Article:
In order that the piston and ball assembly be securely held within the cylinder at the lower limit of travel or reciprocation of piston P, there is provided an apertured retaining plate 15 disposed adjacent the bottom or normally open end of cylinder 14 and flush with lower sheet member 11 of the pallet base. The apertures within plate 15 correspond in number and location with the apertures in lower sheet member 11 of the pallet, whereby at the lower limit of piston travel, balls 34 may at least partially protrude therethrough. The diameter of each aperture in plate 15 is less than the corresponding diameter of either cylinder 14 of piston P but permits at least a portion of ball 34 to protrude therefrom when piston P is in its extended position.
Each ball unit 13 is arranged within a closed box or cell of corrugated sheet 12 in such a manner that the shoulders of cylinder 14 may, but need not necessarily touch the slanting sidewalls 20 of the closed box or cell, and are free from the endwalls 22 thereof. Each ball unit is held in its position by upturned edges or lips 44 (FIG. 2) of pallet bottom sheet 11 which snugly contact the outer wall surface 45 along at least a portion of cylinder 14. Suitable fastening means 46 are provided to secure retaining plates 15 and the closed boxes or cells in their proper positions with respect to the bottom of the pallet.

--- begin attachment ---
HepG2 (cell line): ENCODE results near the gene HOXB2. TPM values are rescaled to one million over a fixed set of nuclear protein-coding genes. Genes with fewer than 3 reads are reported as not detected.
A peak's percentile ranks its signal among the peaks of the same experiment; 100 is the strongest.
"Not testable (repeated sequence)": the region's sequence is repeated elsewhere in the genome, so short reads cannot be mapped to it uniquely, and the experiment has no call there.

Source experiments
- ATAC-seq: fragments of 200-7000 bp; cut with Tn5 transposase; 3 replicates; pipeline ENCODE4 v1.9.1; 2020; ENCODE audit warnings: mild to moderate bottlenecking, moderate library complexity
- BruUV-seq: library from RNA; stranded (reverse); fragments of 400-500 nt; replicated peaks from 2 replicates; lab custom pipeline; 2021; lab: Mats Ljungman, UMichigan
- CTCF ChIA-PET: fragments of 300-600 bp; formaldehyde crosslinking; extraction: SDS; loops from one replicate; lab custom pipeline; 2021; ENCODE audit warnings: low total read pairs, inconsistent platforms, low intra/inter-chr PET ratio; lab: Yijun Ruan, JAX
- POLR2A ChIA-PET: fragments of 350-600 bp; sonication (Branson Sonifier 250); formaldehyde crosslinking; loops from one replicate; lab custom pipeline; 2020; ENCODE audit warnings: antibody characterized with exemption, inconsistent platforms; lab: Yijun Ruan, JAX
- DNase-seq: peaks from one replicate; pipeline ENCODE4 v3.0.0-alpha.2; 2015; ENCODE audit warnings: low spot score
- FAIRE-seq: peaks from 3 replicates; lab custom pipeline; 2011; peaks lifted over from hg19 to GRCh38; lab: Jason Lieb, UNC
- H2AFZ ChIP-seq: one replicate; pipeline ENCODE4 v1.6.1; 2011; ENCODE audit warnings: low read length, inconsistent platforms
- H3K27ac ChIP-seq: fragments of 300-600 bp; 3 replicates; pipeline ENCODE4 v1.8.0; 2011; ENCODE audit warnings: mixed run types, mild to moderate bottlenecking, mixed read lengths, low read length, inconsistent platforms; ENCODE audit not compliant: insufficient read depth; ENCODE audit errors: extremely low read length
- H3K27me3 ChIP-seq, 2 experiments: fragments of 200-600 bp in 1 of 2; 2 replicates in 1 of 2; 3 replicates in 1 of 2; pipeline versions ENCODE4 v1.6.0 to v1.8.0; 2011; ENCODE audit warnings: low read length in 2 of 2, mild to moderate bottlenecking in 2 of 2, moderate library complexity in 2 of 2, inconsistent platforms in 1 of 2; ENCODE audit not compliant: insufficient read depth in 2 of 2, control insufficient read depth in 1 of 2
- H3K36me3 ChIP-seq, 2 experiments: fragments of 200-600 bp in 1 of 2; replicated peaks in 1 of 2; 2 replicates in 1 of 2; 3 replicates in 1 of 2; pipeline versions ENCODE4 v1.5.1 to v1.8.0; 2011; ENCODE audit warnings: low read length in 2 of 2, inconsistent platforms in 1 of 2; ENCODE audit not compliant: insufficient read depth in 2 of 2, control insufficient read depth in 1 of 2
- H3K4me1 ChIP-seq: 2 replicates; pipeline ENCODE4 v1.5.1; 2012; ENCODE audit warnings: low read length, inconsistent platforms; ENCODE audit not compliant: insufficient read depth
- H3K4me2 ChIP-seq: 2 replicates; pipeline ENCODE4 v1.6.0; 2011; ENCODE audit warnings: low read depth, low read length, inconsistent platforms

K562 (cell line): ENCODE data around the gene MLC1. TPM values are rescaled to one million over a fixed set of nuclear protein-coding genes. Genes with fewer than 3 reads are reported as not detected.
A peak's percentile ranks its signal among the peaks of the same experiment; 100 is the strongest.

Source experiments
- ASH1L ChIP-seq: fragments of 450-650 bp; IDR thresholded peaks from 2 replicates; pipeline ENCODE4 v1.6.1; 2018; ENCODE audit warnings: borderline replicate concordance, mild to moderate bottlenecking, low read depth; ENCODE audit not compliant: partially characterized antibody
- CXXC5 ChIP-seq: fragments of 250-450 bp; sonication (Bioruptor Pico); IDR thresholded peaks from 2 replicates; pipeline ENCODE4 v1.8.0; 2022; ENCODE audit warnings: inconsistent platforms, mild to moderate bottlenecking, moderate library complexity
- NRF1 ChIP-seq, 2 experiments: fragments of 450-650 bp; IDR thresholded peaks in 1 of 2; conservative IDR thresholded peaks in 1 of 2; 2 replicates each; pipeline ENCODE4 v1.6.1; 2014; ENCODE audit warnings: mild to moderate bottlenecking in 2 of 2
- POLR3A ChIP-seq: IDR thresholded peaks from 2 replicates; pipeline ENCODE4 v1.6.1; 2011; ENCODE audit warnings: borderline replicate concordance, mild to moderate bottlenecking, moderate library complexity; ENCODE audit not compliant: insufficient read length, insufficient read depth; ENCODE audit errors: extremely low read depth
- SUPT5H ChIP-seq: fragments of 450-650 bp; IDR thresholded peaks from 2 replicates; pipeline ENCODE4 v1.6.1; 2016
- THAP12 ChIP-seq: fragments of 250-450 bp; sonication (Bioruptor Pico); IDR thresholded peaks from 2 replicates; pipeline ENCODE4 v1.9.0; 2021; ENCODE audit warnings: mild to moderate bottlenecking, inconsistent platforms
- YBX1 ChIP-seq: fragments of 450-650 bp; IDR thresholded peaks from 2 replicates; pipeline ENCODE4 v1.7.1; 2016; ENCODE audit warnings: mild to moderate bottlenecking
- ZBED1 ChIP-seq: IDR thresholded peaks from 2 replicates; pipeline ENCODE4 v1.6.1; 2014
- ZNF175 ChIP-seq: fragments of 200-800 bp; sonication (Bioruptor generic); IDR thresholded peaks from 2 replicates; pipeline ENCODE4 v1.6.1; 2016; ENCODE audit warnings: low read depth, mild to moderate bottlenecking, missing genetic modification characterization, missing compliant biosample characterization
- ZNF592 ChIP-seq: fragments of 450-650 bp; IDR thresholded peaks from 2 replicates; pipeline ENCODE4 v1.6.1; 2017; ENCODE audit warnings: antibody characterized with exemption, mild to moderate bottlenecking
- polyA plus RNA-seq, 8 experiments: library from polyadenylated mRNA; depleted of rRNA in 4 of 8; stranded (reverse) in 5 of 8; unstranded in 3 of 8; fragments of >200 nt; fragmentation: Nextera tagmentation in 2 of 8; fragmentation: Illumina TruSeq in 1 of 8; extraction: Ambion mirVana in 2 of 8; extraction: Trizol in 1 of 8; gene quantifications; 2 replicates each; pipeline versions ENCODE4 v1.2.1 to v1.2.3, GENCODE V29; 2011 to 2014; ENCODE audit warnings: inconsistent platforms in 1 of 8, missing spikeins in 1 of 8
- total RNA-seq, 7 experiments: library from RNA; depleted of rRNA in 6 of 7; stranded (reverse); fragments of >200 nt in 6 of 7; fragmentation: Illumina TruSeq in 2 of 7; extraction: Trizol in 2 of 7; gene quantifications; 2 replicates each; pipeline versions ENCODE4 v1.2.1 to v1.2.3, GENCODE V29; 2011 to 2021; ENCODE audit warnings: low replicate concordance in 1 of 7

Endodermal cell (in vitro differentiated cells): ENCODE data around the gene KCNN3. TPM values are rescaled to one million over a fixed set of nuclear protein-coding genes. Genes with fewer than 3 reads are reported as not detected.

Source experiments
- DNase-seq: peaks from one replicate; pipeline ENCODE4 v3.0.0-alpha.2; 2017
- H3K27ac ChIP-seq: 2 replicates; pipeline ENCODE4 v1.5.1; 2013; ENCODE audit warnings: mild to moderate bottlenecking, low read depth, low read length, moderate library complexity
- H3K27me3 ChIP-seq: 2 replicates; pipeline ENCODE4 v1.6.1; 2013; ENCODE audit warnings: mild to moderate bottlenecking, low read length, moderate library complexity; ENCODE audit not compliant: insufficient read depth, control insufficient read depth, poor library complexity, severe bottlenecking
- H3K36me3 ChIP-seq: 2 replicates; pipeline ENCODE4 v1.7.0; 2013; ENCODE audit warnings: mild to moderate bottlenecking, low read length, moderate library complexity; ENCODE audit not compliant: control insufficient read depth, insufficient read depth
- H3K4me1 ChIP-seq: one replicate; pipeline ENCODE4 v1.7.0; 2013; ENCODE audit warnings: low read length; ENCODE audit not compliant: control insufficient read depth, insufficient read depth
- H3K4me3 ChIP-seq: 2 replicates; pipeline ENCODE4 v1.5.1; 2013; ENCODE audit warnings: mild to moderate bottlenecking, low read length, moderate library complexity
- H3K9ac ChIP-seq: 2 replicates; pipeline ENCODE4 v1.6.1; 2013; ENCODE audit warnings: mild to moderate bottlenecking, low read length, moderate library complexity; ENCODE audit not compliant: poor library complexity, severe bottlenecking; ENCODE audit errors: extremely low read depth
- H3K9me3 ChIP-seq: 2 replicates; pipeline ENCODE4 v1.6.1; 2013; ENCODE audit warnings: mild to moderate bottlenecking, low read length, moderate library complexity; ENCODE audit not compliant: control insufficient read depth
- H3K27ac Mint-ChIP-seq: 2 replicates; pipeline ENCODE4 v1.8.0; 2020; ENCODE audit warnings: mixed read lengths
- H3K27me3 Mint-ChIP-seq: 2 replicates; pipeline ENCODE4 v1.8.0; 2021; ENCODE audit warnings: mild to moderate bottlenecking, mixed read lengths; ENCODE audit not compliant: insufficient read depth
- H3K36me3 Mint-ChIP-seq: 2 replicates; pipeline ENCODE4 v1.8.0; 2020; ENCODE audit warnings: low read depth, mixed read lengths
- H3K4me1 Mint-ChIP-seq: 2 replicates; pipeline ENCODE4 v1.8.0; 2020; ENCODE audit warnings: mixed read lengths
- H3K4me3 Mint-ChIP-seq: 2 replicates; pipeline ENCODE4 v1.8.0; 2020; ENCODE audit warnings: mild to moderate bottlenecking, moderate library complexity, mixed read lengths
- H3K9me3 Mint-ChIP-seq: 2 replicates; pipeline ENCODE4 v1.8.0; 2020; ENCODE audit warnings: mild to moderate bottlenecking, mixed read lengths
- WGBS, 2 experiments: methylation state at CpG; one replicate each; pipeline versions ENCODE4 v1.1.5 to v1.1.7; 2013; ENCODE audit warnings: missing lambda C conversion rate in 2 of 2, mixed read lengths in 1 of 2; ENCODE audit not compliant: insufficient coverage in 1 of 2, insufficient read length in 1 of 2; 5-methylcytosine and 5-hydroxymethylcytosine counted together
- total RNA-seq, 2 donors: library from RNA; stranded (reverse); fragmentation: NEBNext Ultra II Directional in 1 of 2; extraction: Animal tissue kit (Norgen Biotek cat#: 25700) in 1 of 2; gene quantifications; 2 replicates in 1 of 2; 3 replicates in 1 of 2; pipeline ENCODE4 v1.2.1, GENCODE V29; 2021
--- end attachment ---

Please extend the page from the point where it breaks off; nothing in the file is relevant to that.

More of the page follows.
The material employed for piston P may be metal or plastic. If plastic, nylon, polytetrafluoroethylene or other strong structural plastics are preferred. If constructed of metal, brass, steel, aluminum or the like may be used. The ball 34 may also be made from metal or plastic, although metal is preferred for its properties of strength, relative incompressibility under load and durability. The piston and ball materials must be selected to minimize galling or binding therebetween, and to facilitate free rotation of the ball within chamber 28. The ball bearings 32 may be made from metal or plastic but are preferably made from metal to provide long life and durability. Ball retaining ring 36 is preferably dimensioned such that it performs a "scraper" action, upon ball 34, preventing dirt and debris from being rotated by the ball into piston chamber 28, and thereby minimizing scouring, binding and abrasion between the walls of the chamber and the surface of the ball. As will be understood by the skilled worker, suitable lubrication may be provided between the external surfaces of the ball and the interior piston wall surfaces of chamber 28, and particularly between the ball bearings. However, if the ball and/or piston are formed from or coated with an elastomer such as polytetrafluoroethylene, for example, a low friction rolling contact between them will be provided and the use of additional lubricants may be minimized.